Patient blood management (PBM) is an evidence-based approach to optimizing the care of patients who might need transfusion.
A focus on improved patient outcomes and economic and operational pressures are leading key industry thinkers to examine appropriate blood usage with new interest. Hospitals are eager to improve patient safety and clinical outcomes, while also reducing the need for allogeneic blood components. Patient blood management (PBM) programs can achieve these goals by reducing variation in transfusion practice and managing patients with nontransfusion—and, if appropriate, transfusion—treatment modalities.
Assessment and management of preoperative patients involves maximizing hemoglobin levels to prevent anemia and optimizing coagulation function to limit bleeding.
Starting with the primary care physician, the health-care team supporting medical and presurgical patients should focus efforts on determining whether there is a reason to suspect any medical conditions that might predispose the patient to transfusion.
Optimal patient care should involve a combination of different blood management strategies. An excellent example of this concept in practice is the dramatic synergy that can be obtained when multiple intraoperative techniques are employed.
Health-care providers with patients who wish to avoid transfusion during an invasive procedure can consider several strategies, including normovolemic hemodilution; intraoperative blood recovery and reinfusion; component sequestration; point-of-care testing; microsampling; deliberate hypotension; appropriate positioning; maintenance of normothermia; and use of improved surgical technique, topical hemostatics, and fibrin sealants.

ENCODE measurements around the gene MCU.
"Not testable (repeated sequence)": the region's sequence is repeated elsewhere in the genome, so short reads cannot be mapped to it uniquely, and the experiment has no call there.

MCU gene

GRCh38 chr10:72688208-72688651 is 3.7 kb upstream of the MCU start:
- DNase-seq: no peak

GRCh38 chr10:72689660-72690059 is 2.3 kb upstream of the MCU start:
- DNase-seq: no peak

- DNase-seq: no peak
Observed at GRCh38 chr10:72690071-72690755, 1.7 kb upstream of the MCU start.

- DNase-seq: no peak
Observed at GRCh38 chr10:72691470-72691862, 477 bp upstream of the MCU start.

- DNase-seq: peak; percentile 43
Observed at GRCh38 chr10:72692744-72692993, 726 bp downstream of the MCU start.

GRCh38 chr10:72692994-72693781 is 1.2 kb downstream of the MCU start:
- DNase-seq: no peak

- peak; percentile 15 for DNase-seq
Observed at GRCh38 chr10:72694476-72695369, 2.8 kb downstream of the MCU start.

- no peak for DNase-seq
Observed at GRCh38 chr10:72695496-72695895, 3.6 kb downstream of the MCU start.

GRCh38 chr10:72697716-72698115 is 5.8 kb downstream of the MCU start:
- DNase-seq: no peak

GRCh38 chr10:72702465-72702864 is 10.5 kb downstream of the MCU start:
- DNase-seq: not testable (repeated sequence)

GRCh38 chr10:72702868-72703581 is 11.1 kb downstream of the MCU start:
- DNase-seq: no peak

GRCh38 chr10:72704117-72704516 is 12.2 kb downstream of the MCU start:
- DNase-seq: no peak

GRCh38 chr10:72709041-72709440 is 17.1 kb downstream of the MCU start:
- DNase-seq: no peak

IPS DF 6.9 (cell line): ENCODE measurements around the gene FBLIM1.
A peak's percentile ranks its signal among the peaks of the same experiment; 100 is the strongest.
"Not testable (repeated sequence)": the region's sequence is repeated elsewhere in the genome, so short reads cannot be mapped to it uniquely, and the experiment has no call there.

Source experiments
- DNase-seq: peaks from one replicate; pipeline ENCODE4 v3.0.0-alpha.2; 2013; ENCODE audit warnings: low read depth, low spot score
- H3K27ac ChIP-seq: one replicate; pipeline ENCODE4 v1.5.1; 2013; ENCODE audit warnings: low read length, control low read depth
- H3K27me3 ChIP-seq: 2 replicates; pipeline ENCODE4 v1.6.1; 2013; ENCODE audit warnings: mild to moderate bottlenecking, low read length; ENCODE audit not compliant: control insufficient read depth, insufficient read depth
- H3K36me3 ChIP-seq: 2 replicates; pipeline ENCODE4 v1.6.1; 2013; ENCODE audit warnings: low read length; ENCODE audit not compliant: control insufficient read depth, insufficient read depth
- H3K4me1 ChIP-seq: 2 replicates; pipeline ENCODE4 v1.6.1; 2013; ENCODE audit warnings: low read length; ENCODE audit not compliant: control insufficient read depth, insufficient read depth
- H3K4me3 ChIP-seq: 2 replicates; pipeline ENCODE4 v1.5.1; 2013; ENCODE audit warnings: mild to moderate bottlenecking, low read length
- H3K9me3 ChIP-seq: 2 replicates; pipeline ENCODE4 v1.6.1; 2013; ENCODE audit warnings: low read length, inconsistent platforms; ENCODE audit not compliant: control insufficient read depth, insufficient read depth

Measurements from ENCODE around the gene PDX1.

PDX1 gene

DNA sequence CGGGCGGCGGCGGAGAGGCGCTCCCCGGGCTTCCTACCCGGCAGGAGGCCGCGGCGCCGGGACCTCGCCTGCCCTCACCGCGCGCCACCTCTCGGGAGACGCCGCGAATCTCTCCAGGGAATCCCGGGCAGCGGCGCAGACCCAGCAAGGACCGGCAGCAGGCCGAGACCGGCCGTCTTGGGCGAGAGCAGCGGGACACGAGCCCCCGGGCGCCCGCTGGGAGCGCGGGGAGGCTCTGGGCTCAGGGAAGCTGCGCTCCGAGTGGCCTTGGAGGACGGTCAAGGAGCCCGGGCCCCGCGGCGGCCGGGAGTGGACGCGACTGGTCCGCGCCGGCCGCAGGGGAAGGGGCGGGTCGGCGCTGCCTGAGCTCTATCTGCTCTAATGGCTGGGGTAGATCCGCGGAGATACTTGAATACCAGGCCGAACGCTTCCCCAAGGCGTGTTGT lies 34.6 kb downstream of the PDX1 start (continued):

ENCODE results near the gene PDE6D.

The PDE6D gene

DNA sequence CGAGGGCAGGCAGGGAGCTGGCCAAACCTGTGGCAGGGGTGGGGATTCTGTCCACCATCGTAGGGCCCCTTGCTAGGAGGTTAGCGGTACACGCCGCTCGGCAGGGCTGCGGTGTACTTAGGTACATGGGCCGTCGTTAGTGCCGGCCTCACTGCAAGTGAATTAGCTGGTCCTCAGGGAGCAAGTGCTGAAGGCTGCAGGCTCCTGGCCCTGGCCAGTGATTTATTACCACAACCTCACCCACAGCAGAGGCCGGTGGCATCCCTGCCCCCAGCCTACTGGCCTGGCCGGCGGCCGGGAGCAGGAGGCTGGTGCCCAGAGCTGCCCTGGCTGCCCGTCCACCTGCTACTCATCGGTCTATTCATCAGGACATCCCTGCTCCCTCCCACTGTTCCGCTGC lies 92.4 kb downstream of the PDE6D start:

Postoperative blood management techniques include: blood recovery and reinfusion, minimization of iatrogenic blood loss, optimization of erythropoiesis, prevention and management of anemia, prevention and arrest of bleeding, and even hyperbaric oxygen therapy.
During the postoperative period, anemia is of greatest concern in the intensive care unit (ICU). Members of the health-care team should be especially vigilant in looking for signs and symptoms of blood loss. Anticipation, rapid diagnosis, and control of hemorrhage should be undertaken as early as possible before the patient loses physiologic reserves. Blood that is shed from wound drainage can be recovered and reinfused.
The dual purpose of blood utilization review is to 1) minimize the inappropriate use of blood components and 2) promote transfusion of the right component at the right time to the right patient.
Blood utilization review touches all aspects of the transfusion process, including physician ordering, indications for transfusion, transfusion thresholds, patient identification, blood administration, monitoring for adverse effects, error reporting, the role of the Transfusion Committee or Transfusion Safety Officer, and quality improvement through physician education.